Just talking about cold calls is enough to make some SDRs break out into a cold sweat, but it doesn’t have to be that way. Our Sales Development Leader Nick Sproul joined other sales cold calling experts at the Tenbound SDR Conference 2022 to discuss how to raise your confidence levels and rock that cold call in a valuable – and hilarious – panel session.
All the panelists agree that cold calls inevitably sap your confidence, especially when you’re new to them, because you have to wade through so many “no”s just to get to the few positive replies.
But confidence is absolutely vital if you’re going to succeed with your cold calls. Fortunately, the panelists have tricks for boosting it. “Competence comes with confidence, and confidence comes from competence,” says James Buckley from JB Sales. The more you know about your ideal customer profile (ICP), your sales personas, the solution you’re selling and why people want to buy it, the more confidence you’ll feel in every step of the sales conversation.
There’s simply no substitute for knowing your material. When you’re new to sales conversations, you’re nervous about what twists and turns they might take. That undermines your confidence, and it comes through in your tone and becomes a self-fulfilling prophecy.
But when you do your research about the prospect, and you know the top three reasons why people buy from you like the back of your hand, you’ll be much better placed to cope with the curveballs that are going to fly at you from time to time. The more familiar you are with sales conversations, the less scared you’ll feel about what “might” happen.
One fascinating insight was that you as the seller should detach yourself from the outcome of the call. Instead of assuming that every call has to lead to a meeting, let the conversation play itself out naturally. “Be like water,” is how Tom Slocum from TrainYo put it.
But you should aim to leave the conversation better than you found it. That means building a rapport with the prospect and getting something out of the call, whether it’s verifying a phone number, asking a question about the organization, or arranging to send a follow-up email.
One thing that distinguishes cold call experts from those still learning the ropes is that they befriend the gatekeeper. Instead of treating the secretary or administrative assistant as an obstacle that’s stopping you from reaching the stakeholder you’re after, have a conversation with them.
If you don’t succeed in getting through to your target, work with the gatekeeper. Find out their name, ask them to deliver a message, and sell with them, not despite them. And once you get through, show some appreciation for their help. Far too many salespeople score that cellphone number from the gatekeeper, and then never speak to them again. Don’t be that person, warn our panelists.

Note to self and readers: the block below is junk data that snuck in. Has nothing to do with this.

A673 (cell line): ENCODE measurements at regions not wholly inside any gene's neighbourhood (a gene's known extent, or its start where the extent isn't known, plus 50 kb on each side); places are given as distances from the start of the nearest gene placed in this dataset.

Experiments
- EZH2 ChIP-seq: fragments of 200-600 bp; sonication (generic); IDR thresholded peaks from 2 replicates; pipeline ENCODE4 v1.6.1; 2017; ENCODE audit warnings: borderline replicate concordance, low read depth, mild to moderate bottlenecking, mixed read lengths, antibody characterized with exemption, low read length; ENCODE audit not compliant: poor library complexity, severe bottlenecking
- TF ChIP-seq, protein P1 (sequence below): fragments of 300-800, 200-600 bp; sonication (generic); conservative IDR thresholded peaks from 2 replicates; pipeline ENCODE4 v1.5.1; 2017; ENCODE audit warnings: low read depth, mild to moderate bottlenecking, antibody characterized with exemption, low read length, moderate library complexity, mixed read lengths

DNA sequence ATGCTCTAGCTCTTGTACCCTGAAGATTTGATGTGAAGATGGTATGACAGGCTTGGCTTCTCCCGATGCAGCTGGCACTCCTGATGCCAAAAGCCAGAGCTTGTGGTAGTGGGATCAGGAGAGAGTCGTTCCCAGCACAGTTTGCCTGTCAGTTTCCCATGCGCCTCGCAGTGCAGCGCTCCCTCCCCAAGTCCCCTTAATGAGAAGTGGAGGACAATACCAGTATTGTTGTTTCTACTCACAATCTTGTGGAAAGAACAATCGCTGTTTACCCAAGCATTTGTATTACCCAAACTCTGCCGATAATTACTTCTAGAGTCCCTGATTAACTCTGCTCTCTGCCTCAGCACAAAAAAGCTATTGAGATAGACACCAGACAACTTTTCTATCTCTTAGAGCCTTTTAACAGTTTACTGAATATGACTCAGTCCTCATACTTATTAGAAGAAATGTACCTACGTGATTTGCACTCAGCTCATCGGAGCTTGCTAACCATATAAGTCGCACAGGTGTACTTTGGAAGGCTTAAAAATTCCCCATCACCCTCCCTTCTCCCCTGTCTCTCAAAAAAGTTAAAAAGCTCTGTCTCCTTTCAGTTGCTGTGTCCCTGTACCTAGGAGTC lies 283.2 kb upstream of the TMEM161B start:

As Nick points out, most people like to help. If you ask them to help you to reach your target, the chances are good that they will.
It can’t be denied that cold calling is an awkward interaction, but you need to find ways to inject your own personality into the conversation. You may have a script, but that doesn’t mean you should sound scripted; instead, make the call your own.
If you can do the humor, then do the humor, but don’t force it if your jokes all fall flat. Sales work when the prospect buys from people they like, but the only way to be liked is to show up as yourself. If you feel uneasy about the call, or it doesn’t sound like you, then practice your sales conversation again and again until it feels real.
Opinion is divided about whether to ask if the prospect has time to talk. Some panelists feel that if they’ve answered the phone, they’ve given you permission to use their time, but others recommend asking if they have a minute before their next meeting (not least so you steal their ability to claim they have a meeting!).
Despite the advice about letting go of the outcome of the call, you want to keep moving forward. Make it clear that this is a cold call, and dive straight into the reason why you’re calling, instead of wasting time giving your name or company name. When the prospect says they don’t have time to talk, suggest scheduling a time for a conversation, or simply promise to call tomorrow and hang up before they do.
Once you’re having a conversation, talk about how they move forward with sales. Ask how they make purchase decisions, and/or educate them about how you make sales. If they’re sounding interested, but they’re not yet ready to commit, suggest that you send them some information and get back to them in a few days. Whatever you do, keep up the momentum of the interaction.
As all the panelists agree, cold calls are far from ill, let alone dead. With plenty of practice, you can boost your confidence, prepare to skip over objections and brushoffs, and turn gatekeepers into supporters to ace your cold calls.
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